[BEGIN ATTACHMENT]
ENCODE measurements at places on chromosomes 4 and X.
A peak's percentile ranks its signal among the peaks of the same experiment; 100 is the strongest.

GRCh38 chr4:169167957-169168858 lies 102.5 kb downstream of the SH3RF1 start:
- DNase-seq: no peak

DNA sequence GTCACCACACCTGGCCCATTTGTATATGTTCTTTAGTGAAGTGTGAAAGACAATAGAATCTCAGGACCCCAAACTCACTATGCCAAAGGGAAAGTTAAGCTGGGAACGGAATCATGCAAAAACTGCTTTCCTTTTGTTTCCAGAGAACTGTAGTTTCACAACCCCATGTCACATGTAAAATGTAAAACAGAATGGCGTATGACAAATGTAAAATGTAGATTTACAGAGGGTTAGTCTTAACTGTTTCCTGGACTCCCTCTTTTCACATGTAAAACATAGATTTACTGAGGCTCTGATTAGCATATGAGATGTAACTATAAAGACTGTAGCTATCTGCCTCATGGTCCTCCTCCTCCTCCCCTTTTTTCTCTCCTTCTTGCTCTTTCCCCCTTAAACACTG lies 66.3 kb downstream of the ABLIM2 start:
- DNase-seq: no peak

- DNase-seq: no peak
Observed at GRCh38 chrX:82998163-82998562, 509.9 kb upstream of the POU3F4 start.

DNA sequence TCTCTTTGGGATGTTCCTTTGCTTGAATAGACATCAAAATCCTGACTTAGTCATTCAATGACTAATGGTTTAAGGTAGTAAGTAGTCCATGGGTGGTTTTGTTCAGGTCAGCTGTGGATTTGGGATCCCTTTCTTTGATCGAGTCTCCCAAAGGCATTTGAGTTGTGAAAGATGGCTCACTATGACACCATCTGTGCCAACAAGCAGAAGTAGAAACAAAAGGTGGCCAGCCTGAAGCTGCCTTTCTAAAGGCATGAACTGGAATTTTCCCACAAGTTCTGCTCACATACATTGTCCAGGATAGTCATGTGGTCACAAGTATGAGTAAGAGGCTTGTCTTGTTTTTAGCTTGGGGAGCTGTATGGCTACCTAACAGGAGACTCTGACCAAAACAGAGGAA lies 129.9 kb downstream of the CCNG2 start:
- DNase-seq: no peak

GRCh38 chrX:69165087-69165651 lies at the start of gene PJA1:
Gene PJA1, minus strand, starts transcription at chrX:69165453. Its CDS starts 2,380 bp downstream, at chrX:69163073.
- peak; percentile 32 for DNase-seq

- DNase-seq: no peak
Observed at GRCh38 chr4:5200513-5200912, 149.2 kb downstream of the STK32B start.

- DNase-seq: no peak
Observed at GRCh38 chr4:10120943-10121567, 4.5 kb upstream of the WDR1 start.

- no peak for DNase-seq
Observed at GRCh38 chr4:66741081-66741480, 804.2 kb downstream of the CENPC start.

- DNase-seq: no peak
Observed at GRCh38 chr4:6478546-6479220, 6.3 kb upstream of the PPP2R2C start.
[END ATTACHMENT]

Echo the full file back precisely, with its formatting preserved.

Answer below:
ENCODE measurements at places on chromosomes 4 and X.
A peak's percentile ranks its signal among the peaks of the same experiment; 100 is the strongest.

GRCh38 chr4:169167957-169168858 lies 102.5 kb downstream of the SH3RF1 start:
- DNase-seq: no peak

DNA sequence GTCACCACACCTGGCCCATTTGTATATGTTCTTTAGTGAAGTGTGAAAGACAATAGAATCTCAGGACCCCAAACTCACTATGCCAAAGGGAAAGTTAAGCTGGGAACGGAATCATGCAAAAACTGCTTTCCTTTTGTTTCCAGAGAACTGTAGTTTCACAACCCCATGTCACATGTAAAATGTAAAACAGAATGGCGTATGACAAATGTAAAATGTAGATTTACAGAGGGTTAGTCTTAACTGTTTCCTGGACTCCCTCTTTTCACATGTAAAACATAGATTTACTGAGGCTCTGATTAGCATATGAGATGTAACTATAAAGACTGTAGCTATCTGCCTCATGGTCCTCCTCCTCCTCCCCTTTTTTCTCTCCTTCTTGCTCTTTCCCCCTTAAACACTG lies 66.3 kb downstream of the ABLIM2 start:
- DNase-seq: no peak

- DNase-seq: no peak
Observed at GRCh38 chrX:82998163-82998562, 509.9 kb upstream of the POU3F4 start.

DNA sequence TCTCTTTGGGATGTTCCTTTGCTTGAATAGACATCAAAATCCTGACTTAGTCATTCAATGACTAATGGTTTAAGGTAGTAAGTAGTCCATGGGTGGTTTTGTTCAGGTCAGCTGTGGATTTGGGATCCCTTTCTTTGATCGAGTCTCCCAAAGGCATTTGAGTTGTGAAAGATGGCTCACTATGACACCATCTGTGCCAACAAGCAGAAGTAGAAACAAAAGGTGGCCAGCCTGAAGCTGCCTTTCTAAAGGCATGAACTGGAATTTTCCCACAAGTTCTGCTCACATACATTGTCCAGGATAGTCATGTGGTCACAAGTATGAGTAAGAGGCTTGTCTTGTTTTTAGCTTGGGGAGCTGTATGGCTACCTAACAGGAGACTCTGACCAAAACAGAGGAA lies 129.9 kb downstream of the CCNG2 start:
- DNase-seq: no peak

GRCh38 chrX:69165087-69165651 lies at the start of gene PJA1:
Gene PJA1, minus strand, starts transcription at chrX:69165453. Its CDS starts 2,380 bp downstream, at chrX:69163073.
- peak; percentile 32 for DNase-seq

- DNase-seq: no peak
Observed at GRCh38 chr4:5200513-5200912, 149.2 kb downstream of the STK32B start.

- DNase-seq: no peak
Observed at GRCh38 chr4:10120943-10121567, 4.5 kb upstream of the WDR1 start.

- no peak for DNase-seq
Observed at GRCh38 chr4:66741081-66741480, 804.2 kb downstream of the CENPC start.

- DNase-seq: no peak
Observed at GRCh38 chr4:6478546-6479220, 6.3 kb upstream of the PPP2R2C start.